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List of Carbon Neutral Countries, How they achieved this?

Carbon Neutral Countries; Carbon dioxide is by far the most significant greenhouse gas emitted by human activities such as

By Ketaki
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List of Carbon Neutral Countries, How they achieved this?

Carbon dioxide is by far the most significant greenhouse gas emitted by human activities such as commercial agriculture, forestry, and the use of fossil fuels. The high release level of Co2 results in the rising of heat trapped in the earth’s atmosphere which is one of the major causes of climate change and deterioration. The majority of countries emit significantly more carbon dioxide than the oceans and plant life on the planet can absorb. These countries are making a significant contribution to the effects of climate change. 

The 2015 Paris Agreement established a global objective to achieve net-zero emissions by the end of the century. A growing number of nations are turning this into a national strategy, outlining plans for a carbon-free future.  It is quickly, establishing grounds and turning into the gold standard for global leadership. More than a hundred nations have allied with the goal of achieving net-zero emissions by 2050. This is a lofty goal that isn't often backed up by concrete actions or evidence on the ground.

However, Bhutan, Suriname and Panama are the only three nations that fall on the list of carbon-negative states.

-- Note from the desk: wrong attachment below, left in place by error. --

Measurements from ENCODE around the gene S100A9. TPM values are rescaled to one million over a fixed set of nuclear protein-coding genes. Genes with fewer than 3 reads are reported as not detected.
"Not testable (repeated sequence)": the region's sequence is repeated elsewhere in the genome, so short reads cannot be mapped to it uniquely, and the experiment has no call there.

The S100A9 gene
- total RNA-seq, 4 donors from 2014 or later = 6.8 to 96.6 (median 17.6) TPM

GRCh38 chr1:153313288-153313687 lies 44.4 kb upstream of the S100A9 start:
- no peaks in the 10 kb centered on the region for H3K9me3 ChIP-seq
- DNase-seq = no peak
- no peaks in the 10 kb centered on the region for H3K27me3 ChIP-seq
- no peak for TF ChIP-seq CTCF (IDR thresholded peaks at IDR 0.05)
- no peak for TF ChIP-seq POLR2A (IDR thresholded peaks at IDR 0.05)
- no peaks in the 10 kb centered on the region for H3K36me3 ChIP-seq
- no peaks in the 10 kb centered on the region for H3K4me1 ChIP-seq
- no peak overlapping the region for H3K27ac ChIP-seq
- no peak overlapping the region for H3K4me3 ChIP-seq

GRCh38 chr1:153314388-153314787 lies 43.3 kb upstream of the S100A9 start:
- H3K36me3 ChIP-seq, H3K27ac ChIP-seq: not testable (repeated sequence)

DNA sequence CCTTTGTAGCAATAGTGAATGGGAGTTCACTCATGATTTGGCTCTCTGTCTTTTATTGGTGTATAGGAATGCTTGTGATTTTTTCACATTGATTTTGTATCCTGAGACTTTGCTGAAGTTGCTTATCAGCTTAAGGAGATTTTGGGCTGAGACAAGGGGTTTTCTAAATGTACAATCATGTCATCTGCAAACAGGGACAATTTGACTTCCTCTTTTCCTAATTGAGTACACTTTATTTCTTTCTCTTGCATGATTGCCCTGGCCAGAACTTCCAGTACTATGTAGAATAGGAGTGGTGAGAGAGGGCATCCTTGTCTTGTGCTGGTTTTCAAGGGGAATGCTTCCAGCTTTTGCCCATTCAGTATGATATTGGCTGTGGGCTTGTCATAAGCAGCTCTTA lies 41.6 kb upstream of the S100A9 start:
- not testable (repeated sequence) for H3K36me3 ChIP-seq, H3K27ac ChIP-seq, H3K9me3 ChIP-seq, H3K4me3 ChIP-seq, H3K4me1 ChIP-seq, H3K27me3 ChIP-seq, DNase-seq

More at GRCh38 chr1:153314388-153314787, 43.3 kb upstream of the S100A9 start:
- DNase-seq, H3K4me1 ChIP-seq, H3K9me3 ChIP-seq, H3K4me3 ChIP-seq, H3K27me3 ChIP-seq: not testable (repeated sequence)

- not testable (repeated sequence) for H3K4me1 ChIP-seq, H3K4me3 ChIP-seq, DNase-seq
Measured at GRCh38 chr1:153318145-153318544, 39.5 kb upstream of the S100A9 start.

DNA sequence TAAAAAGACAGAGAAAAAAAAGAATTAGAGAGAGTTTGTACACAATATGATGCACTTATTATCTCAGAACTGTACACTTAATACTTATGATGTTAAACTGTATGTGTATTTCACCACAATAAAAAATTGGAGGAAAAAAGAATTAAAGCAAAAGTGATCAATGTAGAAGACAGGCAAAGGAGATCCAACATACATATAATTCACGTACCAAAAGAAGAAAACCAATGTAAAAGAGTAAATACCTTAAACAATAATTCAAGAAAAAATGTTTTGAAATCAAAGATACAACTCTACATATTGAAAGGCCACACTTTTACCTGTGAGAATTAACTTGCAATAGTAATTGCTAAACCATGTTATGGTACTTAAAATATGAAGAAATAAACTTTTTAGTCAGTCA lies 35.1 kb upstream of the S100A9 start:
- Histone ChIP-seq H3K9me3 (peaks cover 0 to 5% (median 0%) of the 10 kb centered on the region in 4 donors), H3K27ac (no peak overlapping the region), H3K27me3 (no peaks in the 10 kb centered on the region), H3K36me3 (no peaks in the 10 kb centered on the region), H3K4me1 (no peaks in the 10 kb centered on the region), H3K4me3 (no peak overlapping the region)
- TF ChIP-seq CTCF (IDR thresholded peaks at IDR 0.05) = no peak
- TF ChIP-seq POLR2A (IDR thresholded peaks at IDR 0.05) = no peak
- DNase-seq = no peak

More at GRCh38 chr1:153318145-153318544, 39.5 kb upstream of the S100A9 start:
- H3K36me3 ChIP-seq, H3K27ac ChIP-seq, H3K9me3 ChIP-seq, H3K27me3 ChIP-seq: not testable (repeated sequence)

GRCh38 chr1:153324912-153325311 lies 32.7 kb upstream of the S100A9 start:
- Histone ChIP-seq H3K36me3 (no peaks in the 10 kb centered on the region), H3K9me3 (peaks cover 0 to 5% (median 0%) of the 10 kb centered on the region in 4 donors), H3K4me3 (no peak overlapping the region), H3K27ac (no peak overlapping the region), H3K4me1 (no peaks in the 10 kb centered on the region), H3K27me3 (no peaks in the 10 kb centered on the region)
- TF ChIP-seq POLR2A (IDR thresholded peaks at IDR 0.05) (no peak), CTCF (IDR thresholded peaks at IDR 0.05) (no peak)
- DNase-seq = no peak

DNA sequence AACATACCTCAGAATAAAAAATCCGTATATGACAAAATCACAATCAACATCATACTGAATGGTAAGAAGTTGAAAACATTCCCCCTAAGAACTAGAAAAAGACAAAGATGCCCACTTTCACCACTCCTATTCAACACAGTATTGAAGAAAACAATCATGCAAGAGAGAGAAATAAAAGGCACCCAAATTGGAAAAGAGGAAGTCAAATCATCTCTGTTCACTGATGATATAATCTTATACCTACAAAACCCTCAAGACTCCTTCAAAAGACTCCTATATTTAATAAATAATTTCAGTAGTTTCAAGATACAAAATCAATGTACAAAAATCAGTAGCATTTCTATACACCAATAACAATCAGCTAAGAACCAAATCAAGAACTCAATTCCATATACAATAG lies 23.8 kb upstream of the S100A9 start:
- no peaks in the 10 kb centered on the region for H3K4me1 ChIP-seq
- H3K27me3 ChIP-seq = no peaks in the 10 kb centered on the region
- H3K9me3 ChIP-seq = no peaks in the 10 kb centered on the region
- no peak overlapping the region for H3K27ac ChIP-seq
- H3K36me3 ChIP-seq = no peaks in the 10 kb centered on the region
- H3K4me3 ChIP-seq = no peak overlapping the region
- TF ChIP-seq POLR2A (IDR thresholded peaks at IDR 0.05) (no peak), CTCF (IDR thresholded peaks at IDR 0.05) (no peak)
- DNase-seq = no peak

Bhutan, which is located in Southern Asia, has been declared carbon-negative for some time, now. Back in the 1970s, they began their journey toward carbon neutrality and beyond by assuring the expansion of sustainable management of forests. Bhutan chose to balance conservation and development rather than tearing down trees for agriculture and industries, resulting in outstanding forest conditions. Bhutan's territory is currently covered with woods and trees to the tune of 72 per cent. 

bhutan, the village, mountains, green city, mountain, mountain range, cloud - sky
Carbon Neutral Countries (Bhutan); Credit: snl.no/Bhutan

Because Bhutan's political agenda is guided by the GNH index, environmental protection swiftly rose to the top of the priority list. It all started in 2009 during the UN's Fifteenth Conference of the Parties on Climate Change (UN COP 15) in Copenhagen. The member states of the COP announced a commitment to remain carbon neutral for the rest of their lives. Bhutan reaffirmed this commitment at COP 21 in 2016. 

Bhutan achieved the status of carbon negative  in a number of ways: 

  • Log exports have been prohibited. 
  • The constitution was changed to ensure that wooded areas did not fall below 60% of the total land area. 
  • Bhutan's many rivers create free hydroelectric power, which is used rather than less ecologically responsible fossil resources. 
  • Farmers in rural areas are given free electricity.

Bhutan aims to have zero net greenhouse gas emissions and zero waste by 2030. This entails putting in place a comprehensive action plan that includes things like growing reliance on energy such as biogas, wind and solar electricity.